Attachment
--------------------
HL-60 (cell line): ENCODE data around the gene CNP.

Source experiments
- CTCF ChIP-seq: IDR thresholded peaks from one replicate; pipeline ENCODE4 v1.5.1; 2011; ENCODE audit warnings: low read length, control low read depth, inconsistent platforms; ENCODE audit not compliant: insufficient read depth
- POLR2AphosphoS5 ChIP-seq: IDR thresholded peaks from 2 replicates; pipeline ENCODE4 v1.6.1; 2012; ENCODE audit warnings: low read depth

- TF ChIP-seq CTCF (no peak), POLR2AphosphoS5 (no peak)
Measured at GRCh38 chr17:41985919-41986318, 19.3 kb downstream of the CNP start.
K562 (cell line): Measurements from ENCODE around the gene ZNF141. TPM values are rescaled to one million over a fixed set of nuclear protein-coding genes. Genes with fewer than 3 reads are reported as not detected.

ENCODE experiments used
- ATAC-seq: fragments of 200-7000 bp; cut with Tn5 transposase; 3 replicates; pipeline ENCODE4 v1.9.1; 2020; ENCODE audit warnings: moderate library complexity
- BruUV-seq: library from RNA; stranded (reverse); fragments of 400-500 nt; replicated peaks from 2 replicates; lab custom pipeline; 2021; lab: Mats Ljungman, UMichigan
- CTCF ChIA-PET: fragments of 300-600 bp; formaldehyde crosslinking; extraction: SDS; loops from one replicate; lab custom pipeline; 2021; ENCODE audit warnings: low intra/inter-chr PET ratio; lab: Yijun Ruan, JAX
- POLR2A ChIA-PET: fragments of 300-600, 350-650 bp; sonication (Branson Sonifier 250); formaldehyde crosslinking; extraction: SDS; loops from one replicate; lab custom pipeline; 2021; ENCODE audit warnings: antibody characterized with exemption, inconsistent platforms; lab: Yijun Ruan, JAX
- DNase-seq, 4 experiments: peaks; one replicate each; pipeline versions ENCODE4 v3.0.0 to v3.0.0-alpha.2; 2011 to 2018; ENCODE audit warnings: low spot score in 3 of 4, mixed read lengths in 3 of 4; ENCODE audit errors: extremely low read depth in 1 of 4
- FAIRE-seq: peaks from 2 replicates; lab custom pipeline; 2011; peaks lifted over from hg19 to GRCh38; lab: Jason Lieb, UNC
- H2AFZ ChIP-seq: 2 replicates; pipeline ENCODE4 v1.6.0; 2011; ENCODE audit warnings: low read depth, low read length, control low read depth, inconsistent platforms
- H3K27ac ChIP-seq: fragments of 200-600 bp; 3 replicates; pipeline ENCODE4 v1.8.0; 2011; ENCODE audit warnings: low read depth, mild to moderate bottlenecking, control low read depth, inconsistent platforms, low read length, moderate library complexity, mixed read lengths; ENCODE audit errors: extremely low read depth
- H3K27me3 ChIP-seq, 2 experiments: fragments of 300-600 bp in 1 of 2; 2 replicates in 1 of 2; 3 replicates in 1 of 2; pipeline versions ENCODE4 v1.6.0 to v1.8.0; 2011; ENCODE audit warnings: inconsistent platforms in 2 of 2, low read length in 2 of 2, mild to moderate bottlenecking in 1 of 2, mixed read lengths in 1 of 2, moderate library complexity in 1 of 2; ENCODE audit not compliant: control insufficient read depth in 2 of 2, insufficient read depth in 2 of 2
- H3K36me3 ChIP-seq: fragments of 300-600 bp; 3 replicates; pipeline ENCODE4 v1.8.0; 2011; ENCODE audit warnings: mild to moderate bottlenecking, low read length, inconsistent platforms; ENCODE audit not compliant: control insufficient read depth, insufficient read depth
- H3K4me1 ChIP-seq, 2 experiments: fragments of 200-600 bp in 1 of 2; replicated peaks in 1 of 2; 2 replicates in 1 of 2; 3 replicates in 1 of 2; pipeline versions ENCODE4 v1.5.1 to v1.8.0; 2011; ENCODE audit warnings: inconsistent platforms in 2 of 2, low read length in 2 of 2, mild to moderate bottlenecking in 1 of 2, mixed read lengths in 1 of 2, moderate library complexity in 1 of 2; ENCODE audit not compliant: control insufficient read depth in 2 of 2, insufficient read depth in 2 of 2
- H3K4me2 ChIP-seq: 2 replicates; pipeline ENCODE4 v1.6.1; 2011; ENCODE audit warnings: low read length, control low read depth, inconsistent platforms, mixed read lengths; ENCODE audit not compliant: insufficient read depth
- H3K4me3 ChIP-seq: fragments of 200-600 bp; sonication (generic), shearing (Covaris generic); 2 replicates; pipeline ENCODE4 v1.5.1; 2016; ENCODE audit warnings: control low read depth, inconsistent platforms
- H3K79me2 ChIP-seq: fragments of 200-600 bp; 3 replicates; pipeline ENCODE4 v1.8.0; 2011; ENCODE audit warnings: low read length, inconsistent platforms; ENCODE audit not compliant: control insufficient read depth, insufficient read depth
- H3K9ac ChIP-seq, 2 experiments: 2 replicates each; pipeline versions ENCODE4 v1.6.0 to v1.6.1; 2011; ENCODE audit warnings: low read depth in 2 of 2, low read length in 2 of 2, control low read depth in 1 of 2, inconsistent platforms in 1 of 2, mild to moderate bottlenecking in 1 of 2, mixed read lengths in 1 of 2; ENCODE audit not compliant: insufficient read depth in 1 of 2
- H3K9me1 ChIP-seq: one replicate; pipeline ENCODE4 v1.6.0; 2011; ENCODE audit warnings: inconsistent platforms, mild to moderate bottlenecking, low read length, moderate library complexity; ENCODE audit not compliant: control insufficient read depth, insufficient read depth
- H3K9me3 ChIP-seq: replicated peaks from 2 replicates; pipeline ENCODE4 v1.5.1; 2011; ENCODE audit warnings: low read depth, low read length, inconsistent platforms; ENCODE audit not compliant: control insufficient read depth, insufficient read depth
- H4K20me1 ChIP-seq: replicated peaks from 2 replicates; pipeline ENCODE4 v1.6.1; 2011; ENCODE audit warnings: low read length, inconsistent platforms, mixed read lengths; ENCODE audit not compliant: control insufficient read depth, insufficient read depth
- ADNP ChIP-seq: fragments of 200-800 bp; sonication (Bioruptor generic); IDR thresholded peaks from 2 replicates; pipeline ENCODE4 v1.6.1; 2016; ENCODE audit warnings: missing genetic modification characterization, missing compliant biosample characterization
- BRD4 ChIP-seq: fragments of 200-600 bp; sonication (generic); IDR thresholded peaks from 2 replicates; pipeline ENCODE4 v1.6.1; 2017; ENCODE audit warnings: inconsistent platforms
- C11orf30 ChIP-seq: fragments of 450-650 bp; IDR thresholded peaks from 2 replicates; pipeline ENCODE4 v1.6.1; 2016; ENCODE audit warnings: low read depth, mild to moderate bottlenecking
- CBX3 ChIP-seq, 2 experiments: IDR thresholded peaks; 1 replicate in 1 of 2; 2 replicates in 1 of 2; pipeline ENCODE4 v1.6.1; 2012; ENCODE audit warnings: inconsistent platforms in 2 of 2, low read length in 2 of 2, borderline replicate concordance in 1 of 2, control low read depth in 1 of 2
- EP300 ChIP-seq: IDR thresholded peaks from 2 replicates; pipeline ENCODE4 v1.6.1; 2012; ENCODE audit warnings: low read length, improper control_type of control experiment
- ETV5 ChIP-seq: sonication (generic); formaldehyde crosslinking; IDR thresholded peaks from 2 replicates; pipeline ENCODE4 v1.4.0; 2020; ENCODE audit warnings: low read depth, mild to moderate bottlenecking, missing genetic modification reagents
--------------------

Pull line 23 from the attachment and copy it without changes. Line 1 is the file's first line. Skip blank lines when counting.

- H3K9ac ChIP-seq, 2 experiments: 2 replicates each; pipeline versions ENCODE4 v1.6.0 to v1.6.1; 2011; ENCODE audit warnings: low read depth in 2 of 2, low read length in 2 of 2, control low read depth in 1 of 2, inconsistent platforms in 1 of 2, mild to moderate bottlenecking in 1 of 2, mixed read lengths in 1 of 2; ENCODE audit not compliant: insufficient read depth in 1 of 2